18 violations, nearly ,000 in illegal benefits from Tennessee football under former coach Jeremy Pruitt

18 violations, nearly $60,000 in illegal benefits from Tennessee football under former coach Jeremy Pruitt

The NCAA has charged Tennessee’s football program with 18 alleged Level I violations, the most serious under the rules, for impermissible recruiting benefits totaling about $60,000 paid to prospects and players under former coach Jeremy Pruitt.

Among other allegations, Pruitt is accused of giving about $9,000 to the mothers of two prospects. His wife, Casey, is accused of making 25 cash payments totaling about $12,500 to help a prospect’s mother make a car payment.

Tennessee, which fired Pruitt in January 2021 after its internal investigation into the allegations, has not been charged with a lack of institutional control because of its cooperation with NCAA investigators and its integrity in handling the misconduct, the NCAA said in a notice of allegations that was sent. to the university on Friday.

“At every step of this process, we took swift and decisive action that exemplified the long-standing values ​​of the NCAA reiterated in the membership’s new constitution,” Tennessee Chancellor Donde Plowman said in a statement. “The university hired outside counsel to fully investigate allegations about the football program, acted quickly to terminate the employment of the football coaches and staff, and shared our findings with the NCAA enforcement staff.”

The NCAA accused Volunteers of failing to “adequately monitor the football program’s arrangement of unofficial visits and to ensure compliance with NCAA recruiting laws.”

The NCAA accused Pruitt of failing to foster an atmosphere of compliance and failing to supervise his staff. Pruitt is also charged with violating the NCAA’s Principles of Ethical Conduct when “he knowingly arranged, offered and provided prospective and enrolled student-athletes and their family members or individuals associated with prospective student-athletes with improper inducements and fringe benefits in the form of illegal entertainment and cash payments to numerous individuals , says the notice.

“Pruitt did not demonstrate that he supervised his employees or fostered an atmosphere of compliance in the football program when at least a dozen of his employees were involved in more than 200 individual violations of NCAA law over a two-year period as set forth in Claims Nos. 1 through 9,” the notice of allegations stated. “As evidenced by the number of employees involved and the nature of the violations, J. Pruitt failed to demonstrate that compliance was a shared responsibility or establish clear expectations that all coaches and staff comply with NCAA rules and failed to establish a program that includes immediate reporting of actual and potential problems to compliance staff.”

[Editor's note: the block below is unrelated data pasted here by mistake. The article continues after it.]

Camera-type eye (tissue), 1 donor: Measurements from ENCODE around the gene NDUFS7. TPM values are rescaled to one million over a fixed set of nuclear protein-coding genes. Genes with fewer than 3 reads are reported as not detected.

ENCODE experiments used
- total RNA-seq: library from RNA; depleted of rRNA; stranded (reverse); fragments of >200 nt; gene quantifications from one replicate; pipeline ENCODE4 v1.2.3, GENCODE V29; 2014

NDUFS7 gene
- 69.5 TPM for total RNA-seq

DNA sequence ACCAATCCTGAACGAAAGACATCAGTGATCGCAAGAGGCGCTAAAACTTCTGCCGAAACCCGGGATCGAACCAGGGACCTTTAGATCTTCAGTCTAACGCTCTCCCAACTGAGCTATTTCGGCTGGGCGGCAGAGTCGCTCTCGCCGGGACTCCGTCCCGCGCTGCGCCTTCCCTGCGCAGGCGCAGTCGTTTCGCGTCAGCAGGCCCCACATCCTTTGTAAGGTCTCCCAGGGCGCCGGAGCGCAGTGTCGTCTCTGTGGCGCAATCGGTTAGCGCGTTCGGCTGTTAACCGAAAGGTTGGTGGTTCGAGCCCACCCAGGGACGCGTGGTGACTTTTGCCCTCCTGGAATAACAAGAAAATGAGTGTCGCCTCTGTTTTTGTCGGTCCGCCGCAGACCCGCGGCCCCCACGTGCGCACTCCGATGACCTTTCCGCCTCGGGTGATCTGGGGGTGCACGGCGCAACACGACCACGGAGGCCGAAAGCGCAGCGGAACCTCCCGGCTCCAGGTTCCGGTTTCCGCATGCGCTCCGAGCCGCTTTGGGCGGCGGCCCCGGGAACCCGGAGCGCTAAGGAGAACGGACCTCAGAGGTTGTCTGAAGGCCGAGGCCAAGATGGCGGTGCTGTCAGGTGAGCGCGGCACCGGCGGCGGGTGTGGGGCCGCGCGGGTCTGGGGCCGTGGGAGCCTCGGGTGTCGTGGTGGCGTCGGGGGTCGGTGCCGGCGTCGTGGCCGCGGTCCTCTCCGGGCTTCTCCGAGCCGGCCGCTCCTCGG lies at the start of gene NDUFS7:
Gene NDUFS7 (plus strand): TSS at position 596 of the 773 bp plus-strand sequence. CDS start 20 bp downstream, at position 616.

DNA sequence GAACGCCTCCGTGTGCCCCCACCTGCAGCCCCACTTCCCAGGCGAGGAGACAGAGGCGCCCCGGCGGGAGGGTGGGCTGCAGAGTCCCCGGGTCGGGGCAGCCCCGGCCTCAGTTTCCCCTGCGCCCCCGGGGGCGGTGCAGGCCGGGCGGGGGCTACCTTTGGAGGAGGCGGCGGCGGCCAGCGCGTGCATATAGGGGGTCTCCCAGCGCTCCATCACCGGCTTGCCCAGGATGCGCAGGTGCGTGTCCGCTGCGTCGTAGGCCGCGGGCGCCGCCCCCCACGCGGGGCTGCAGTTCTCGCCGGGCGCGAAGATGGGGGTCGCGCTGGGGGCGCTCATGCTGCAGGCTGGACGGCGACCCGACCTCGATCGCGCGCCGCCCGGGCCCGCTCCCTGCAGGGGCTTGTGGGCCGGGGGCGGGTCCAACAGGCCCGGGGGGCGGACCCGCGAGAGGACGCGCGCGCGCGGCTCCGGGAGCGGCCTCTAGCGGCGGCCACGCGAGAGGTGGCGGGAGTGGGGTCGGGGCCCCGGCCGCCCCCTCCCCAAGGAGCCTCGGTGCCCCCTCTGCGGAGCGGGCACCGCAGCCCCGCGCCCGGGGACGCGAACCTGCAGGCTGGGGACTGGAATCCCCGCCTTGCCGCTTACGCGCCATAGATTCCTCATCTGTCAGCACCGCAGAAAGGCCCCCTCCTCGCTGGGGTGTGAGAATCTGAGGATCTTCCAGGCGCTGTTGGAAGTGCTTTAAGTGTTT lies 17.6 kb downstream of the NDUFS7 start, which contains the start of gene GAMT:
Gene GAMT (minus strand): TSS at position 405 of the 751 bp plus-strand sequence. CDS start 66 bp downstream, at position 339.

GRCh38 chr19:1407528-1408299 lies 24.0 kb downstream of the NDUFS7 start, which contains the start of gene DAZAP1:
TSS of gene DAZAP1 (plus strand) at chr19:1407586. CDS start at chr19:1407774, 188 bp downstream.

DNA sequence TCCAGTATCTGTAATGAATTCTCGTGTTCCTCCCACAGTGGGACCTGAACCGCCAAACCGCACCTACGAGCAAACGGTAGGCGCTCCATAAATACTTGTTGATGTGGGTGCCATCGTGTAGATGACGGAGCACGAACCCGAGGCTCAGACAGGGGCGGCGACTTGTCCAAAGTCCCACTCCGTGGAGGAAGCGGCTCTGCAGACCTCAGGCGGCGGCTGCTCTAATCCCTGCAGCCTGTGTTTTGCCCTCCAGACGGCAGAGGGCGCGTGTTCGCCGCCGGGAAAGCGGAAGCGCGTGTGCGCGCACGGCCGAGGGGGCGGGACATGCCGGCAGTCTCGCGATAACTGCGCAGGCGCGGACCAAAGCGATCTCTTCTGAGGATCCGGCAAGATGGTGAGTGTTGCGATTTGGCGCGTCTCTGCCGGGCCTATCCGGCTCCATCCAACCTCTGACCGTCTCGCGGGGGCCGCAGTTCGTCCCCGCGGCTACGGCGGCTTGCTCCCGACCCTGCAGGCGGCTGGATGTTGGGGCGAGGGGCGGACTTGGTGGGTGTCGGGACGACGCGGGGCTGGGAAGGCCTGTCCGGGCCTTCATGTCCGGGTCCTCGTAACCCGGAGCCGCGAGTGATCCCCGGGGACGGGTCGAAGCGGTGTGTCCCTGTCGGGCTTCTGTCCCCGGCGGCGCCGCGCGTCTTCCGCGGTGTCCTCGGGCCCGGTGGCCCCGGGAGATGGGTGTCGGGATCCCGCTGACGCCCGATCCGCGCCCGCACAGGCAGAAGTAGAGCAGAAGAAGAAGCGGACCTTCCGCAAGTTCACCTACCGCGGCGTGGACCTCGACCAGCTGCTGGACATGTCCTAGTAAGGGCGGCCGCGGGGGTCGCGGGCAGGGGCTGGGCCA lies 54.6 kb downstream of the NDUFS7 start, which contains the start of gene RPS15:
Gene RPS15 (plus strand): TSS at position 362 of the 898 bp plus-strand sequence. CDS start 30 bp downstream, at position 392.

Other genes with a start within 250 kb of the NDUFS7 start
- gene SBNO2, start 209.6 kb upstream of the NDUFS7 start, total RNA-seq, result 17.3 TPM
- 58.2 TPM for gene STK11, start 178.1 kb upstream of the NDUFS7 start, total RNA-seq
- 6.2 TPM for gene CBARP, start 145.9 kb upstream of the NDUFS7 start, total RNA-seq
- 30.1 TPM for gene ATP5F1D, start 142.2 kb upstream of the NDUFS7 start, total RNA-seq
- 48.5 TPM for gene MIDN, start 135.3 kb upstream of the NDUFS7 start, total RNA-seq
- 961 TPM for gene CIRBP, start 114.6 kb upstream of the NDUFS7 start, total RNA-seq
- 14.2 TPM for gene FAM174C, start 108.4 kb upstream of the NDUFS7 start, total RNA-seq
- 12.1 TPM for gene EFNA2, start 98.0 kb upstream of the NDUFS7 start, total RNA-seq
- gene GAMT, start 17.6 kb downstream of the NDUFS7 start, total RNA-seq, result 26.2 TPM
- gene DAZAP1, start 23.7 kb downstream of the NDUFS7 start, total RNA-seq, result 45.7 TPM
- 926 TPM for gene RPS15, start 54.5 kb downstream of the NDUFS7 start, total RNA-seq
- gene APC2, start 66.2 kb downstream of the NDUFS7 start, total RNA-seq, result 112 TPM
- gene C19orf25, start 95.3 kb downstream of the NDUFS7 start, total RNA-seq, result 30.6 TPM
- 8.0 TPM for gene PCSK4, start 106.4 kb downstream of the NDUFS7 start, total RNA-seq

The NCAA accused Pruitt and his staff of hosting six recruits and their families during a year-long dead period, during which programs were not allowed to have recruiting activity on campus due to the COVID-19 pandemic. The NCAA said the volunteers hosted the prospects on unofficial visits over nine weekends between July 2020 and November 2020, where prospects were provided free lodging, meals, transportation and other benefits totaling $12,000.

Among the perks allegedly given to potential clients were nail salon treatments and a ride on the Tennessee River on a student-athlete’s boat.

The NCAA said Casey Pruitt, the coach’s wife, and/or Niedermeyer also provided $3,200 for someone to pay a deposit and first lease payment to move to Knoxville, Tennessee. The person’s name was redacted in the notice of allegations sent to ESPN by the university.

“Receipt of our Notice of Allegations was an expected, necessary step in this process — a process that our university proactively initiated through decisive and transparent actions,” Tennessee athletics director Danny White said in a statement. “This moves us one step closer to a final resolution. Until we get to that point, I cannot discuss the matter in detail. As a university, we understand the need to take responsibility for what happened, but we remain committed to protecting our current and future student-athletes.”

Despite the large number of Level I violations, the NCAA enforcement staff chose not to charge the university with a lack of institutional control and even praised the volunteers for their cooperation during the investigation.

“The actions taken by the institution during the investigation should be the standard for all institutional investigations of potential violations,” the notice of allegations said. “Throughout the investigation, the institution demonstrated exemplary cooperation in several ways. As soon as the institution’s chancellor was notified of allegations of potential violations within the football program, the institution took swift action to investigate the allegations and substantiated various violations.

Pruitt was 16-19 overall at Tennessee and 10-16 against SEC opponents. The Vols were 2-11 against AP-ranked opponents under Pruitt, who was in his first stint as a head coach. Pruitt worked as a senior defensive analyst for the New York Giants in 2021.

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